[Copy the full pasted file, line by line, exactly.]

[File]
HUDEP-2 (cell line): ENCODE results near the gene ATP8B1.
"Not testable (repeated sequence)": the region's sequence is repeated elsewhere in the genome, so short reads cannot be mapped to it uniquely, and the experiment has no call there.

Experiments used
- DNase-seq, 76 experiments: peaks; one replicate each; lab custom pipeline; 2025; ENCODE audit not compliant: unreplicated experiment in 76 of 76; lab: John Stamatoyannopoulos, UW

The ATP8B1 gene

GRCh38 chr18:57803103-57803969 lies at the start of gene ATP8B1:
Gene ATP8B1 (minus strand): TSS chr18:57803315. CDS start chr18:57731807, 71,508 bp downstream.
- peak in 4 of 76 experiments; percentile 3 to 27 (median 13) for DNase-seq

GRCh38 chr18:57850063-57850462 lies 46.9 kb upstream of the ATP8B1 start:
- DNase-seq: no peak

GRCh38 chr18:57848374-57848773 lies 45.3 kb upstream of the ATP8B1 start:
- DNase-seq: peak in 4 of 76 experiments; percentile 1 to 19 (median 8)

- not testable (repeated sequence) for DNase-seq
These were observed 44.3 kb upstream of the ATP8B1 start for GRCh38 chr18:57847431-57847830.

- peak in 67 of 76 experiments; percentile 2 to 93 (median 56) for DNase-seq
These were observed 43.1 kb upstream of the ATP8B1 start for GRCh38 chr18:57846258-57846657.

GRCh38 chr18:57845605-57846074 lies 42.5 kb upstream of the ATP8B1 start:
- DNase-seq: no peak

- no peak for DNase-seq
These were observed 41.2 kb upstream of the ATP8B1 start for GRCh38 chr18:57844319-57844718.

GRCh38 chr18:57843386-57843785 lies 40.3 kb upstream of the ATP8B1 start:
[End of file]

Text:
HUDEP-2 (cell line): ENCODE results near the gene ATP8B1.
"Not testable (repeated sequence)": the region's sequence is repeated elsewhere in the genome, so short reads cannot be mapped to it uniquely, and the experiment has no call there.

Experiments used
- DNase-seq, 76 experiments: peaks; one replicate each; lab custom pipeline; 2025; ENCODE audit not compliant: unreplicated experiment in 76 of 76; lab: John Stamatoyannopoulos, UW

The ATP8B1 gene

GRCh38 chr18:57803103-57803969 lies at the start of gene ATP8B1:
Gene ATP8B1 (minus strand): TSS chr18:57803315. CDS start chr18:57731807, 71,508 bp downstream.
- peak in 4 of 76 experiments; percentile 3 to 27 (median 13) for DNase-seq

GRCh38 chr18:57850063-57850462 lies 46.9 kb upstream of the ATP8B1 start:
- DNase-seq: no peak

GRCh38 chr18:57848374-57848773 lies 45.3 kb upstream of the ATP8B1 start:
- DNase-seq: peak in 4 of 76 experiments; percentile 1 to 19 (median 8)

- not testable (repeated sequence) for DNase-seq
These were observed 44.3 kb upstream of the ATP8B1 start for GRCh38 chr18:57847431-57847830.

- peak in 67 of 76 experiments; percentile 2 to 93 (median 56) for DNase-seq
These were observed 43.1 kb upstream of the ATP8B1 start for GRCh38 chr18:57846258-57846657.

GRCh38 chr18:57845605-57846074 lies 42.5 kb upstream of the ATP8B1 start:
- DNase-seq: no peak

- no peak for DNase-seq
These were observed 41.2 kb upstream of the ATP8B1 start for GRCh38 chr18:57844319-57844718.

GRCh38 chr18:57843386-57843785 lies 40.3 kb upstream of the ATP8B1 start: